Cruel & Unusual to Imprison Some Juveniles For Life

A juvenile who was convicted of armed robbery appealed his sentence all the way to the U.S. Supreme Court. For two armed robberies, committed when he was 16 and 17 years of age, Terrance Graham was sentenced in Florida to life in prison without chance of parole.

The Supreme Court ruled 5-4 that such a sentence violated Graham’s Eighth Amendment right to be free from cruel and unusual punishment. Under Graham’s sentence, he would never have been eligible for parole, even though he was found guilty of a non-capital offense.

The court made a distinction between juveniles who have been convicted of murder and those who have been convicted of crimes in which no one was killed. The court’s ruling did not affect persons convicted, as juveniles, of murder.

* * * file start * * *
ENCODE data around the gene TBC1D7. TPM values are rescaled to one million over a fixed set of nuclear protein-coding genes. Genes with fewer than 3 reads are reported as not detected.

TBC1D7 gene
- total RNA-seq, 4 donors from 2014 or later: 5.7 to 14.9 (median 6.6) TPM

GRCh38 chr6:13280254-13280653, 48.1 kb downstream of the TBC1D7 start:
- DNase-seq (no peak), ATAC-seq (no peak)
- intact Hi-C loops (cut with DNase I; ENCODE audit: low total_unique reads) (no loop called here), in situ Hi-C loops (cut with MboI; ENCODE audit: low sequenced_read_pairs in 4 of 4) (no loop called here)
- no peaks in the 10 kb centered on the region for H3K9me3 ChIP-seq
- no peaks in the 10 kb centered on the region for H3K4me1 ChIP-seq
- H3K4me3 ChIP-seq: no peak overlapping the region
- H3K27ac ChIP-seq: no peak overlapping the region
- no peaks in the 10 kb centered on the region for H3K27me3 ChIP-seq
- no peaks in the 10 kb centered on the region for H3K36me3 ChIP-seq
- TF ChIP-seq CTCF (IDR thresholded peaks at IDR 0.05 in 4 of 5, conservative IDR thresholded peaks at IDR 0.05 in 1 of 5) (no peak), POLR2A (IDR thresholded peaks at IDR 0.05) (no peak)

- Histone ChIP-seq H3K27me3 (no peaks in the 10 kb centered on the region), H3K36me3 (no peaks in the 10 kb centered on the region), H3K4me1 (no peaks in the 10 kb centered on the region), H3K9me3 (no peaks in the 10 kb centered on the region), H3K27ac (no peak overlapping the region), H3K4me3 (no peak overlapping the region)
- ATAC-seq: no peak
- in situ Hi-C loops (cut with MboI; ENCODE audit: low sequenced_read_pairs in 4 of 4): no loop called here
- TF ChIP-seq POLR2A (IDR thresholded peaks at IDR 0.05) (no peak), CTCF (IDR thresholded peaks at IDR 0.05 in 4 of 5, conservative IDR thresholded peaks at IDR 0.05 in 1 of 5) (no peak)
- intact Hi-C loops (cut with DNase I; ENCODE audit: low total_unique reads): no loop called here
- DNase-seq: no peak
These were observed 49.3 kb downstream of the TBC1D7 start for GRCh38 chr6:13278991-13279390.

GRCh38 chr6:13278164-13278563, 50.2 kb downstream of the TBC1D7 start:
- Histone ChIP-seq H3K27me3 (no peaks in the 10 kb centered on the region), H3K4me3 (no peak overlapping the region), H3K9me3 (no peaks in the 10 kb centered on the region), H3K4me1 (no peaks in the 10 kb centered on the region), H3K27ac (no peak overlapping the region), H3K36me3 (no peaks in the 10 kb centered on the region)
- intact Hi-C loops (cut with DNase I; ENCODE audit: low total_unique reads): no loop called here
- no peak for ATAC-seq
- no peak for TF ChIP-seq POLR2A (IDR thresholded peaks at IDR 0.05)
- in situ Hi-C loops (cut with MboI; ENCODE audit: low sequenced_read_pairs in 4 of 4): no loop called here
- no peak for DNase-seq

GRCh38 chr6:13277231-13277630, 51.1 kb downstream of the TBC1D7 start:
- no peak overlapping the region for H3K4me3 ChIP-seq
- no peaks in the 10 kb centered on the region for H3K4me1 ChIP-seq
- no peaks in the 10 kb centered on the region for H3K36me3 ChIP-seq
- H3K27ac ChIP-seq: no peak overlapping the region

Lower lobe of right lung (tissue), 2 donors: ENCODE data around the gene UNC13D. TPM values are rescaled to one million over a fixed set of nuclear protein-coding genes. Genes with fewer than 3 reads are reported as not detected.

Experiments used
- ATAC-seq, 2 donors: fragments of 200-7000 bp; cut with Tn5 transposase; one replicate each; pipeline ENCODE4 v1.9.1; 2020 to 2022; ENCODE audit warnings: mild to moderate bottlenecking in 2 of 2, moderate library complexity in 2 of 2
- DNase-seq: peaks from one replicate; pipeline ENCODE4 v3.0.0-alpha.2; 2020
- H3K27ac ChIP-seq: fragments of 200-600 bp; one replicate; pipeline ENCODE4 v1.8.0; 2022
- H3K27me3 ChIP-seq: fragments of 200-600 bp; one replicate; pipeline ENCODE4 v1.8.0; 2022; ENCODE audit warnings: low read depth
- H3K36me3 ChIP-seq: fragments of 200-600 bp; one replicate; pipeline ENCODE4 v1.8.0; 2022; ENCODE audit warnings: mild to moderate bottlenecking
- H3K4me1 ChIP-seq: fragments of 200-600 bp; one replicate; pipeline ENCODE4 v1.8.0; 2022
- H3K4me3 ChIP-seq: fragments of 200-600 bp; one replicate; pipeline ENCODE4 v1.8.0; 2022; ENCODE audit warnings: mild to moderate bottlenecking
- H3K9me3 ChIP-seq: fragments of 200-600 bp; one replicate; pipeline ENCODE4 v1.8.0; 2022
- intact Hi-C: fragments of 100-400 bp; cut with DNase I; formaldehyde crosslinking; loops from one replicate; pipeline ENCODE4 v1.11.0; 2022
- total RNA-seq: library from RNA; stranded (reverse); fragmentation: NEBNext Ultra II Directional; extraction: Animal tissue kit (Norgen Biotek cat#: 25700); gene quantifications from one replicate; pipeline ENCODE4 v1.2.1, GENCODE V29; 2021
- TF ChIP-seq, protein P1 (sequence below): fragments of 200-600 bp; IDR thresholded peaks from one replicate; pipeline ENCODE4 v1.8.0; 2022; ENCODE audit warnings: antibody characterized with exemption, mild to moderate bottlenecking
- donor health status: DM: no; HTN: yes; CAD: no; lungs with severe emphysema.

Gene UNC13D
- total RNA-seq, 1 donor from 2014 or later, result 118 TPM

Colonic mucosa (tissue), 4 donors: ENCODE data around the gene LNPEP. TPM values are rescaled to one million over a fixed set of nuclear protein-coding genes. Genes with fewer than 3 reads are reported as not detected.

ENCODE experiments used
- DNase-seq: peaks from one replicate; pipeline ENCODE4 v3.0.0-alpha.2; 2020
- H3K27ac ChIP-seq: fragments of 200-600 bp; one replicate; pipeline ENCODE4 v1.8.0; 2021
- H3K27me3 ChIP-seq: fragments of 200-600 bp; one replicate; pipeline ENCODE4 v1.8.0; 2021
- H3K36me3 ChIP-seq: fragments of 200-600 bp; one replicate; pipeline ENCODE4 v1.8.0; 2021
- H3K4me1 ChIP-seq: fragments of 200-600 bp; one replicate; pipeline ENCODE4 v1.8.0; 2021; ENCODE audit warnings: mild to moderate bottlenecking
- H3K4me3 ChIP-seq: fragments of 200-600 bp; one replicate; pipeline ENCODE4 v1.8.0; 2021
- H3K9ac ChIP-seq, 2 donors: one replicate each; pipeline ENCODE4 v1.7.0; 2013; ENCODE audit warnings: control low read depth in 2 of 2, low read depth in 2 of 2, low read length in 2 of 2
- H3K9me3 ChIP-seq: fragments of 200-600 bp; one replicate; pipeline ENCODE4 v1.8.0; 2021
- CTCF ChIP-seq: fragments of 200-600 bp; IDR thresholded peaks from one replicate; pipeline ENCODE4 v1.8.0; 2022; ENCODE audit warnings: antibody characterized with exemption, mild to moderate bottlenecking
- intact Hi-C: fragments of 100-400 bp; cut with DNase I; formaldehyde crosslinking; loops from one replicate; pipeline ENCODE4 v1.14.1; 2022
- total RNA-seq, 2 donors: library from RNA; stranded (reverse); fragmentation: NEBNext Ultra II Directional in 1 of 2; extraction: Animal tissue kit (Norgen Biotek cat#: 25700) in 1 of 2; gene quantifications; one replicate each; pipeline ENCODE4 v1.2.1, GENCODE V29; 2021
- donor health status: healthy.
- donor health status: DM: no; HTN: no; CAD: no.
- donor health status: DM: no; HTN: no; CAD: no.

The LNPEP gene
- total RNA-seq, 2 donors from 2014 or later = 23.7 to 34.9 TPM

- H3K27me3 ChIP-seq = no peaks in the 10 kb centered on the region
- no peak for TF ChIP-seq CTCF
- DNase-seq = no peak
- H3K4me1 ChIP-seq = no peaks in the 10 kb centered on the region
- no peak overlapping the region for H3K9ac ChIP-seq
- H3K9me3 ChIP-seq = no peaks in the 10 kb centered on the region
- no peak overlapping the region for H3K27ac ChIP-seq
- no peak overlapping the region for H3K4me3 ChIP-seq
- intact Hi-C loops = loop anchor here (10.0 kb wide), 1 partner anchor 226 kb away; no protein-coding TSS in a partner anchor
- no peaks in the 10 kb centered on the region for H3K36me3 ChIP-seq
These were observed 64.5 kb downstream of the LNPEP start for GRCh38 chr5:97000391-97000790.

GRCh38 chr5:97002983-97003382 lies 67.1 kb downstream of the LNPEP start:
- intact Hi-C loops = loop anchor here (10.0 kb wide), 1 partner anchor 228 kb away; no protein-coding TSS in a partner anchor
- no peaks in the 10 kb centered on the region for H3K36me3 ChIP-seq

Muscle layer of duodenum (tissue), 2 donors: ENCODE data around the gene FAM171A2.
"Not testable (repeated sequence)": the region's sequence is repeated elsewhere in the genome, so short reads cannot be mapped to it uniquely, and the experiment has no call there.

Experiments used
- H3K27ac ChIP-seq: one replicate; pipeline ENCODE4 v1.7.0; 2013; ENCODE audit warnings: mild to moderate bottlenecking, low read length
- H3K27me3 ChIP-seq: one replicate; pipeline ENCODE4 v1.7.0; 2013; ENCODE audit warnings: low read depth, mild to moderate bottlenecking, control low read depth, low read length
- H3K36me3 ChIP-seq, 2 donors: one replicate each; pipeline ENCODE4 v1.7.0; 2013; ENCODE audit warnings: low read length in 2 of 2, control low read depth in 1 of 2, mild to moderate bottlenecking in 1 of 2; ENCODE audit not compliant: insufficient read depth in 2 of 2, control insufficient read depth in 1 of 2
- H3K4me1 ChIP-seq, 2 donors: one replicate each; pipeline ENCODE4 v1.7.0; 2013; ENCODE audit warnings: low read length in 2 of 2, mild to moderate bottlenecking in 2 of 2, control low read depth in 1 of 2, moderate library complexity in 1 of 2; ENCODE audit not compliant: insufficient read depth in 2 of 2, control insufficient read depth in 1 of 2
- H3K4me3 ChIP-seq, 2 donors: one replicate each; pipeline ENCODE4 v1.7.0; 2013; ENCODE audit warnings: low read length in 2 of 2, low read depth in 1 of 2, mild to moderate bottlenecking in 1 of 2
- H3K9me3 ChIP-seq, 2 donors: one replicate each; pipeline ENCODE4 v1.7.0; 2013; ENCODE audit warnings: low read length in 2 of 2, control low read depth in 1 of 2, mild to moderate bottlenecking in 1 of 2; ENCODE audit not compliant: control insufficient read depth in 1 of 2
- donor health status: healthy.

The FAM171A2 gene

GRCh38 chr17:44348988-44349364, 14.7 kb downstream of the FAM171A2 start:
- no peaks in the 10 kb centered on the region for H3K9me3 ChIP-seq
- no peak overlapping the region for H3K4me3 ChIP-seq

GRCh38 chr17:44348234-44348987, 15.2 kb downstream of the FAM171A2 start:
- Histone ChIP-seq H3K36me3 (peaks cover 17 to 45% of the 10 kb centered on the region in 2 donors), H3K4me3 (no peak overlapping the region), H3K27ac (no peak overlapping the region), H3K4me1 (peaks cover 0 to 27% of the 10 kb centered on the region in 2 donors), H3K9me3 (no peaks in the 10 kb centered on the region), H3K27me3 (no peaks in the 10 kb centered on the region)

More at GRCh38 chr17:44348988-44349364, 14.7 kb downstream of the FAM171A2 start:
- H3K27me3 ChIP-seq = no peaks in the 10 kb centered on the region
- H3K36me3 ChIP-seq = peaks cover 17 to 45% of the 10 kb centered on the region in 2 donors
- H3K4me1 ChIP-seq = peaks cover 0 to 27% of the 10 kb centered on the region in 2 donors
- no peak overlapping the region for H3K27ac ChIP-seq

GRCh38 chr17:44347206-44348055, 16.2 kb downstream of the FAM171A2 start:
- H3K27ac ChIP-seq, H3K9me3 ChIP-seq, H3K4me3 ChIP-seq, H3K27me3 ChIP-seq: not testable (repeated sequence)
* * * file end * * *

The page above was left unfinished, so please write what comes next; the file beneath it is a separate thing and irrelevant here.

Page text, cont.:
There are a fair number of people in prison who were convicted as juveniles for non-capital offenses:

Nationwide there are 129. Of those, 77 are incarcerated in Florida. (Atlanta appeals attorneys were happy with the Supreme Court’s decision, but at this time, no juveniles are imprisoned in Georgia for life without parole for noncapital offenses.)

The United States is the only country that has, up to now, sentenced children to life in prison without parole for nonhomicide offenses.

Justice Anthony Kennedy wrote for the majority, “The state has denied [Graham] any chance to later demonstrate that he is fit to rejoin society based solely on a non-homicide crime that he committed while he was a child in the eyes of the law. This the Eighth Amendment does not permit.”

Source: CBS, “Supreme Court Rules on Life Terms for Juveniles,” May 17, 2010